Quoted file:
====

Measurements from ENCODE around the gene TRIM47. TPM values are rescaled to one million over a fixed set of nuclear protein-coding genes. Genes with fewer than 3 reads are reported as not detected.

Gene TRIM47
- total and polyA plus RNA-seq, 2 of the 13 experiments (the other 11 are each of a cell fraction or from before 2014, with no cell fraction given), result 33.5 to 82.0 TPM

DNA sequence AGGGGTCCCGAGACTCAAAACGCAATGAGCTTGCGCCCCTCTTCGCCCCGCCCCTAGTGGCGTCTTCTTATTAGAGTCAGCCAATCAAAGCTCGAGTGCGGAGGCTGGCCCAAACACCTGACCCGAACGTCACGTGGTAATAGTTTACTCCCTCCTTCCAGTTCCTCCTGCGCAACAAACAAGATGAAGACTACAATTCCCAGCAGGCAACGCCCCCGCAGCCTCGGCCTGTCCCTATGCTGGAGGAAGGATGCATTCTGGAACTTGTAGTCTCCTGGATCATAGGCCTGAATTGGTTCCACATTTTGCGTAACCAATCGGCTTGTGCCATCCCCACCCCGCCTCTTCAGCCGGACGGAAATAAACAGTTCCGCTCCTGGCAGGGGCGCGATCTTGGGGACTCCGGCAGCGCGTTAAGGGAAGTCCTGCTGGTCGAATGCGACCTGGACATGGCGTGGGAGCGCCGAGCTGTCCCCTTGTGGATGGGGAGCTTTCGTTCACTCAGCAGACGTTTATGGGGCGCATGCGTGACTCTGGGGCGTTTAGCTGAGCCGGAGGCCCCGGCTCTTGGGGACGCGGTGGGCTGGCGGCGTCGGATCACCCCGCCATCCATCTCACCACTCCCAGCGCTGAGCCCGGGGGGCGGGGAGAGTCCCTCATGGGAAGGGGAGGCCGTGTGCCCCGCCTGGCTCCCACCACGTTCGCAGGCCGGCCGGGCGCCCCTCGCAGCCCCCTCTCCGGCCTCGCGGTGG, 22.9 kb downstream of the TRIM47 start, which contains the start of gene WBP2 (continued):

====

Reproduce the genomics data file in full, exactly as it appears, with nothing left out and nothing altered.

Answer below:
Measurements from ENCODE around the gene TRIM47. TPM values are rescaled to one million over a fixed set of nuclear protein-coding genes. Genes with fewer than 3 reads are reported as not detected.

Gene TRIM47
- total and polyA plus RNA-seq, 2 of the 13 experiments (the other 11 are each of a cell fraction or from before 2014, with no cell fraction given), result 33.5 to 82.0 TPM

DNA sequence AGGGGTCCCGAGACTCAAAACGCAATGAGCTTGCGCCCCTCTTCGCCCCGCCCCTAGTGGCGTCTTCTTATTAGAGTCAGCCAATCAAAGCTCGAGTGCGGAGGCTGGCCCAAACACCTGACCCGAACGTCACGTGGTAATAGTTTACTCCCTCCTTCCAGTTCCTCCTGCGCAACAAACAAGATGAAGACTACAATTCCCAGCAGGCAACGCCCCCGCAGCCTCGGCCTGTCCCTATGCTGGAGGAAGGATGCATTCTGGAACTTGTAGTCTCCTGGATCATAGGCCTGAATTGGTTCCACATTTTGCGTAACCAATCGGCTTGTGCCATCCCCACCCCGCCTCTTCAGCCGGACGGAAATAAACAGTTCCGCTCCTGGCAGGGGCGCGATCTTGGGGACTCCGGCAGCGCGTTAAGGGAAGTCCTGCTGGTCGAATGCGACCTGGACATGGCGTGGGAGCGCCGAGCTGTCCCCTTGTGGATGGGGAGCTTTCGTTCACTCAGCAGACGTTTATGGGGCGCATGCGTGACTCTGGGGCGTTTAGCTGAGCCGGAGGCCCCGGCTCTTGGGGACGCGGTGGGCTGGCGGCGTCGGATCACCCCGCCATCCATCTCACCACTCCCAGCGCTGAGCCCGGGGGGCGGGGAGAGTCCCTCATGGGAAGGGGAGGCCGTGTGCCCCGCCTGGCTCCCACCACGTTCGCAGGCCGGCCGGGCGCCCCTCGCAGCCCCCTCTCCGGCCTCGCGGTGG, 22.9 kb downstream of the TRIM47 start, which contains the start of gene WBP2 (continued):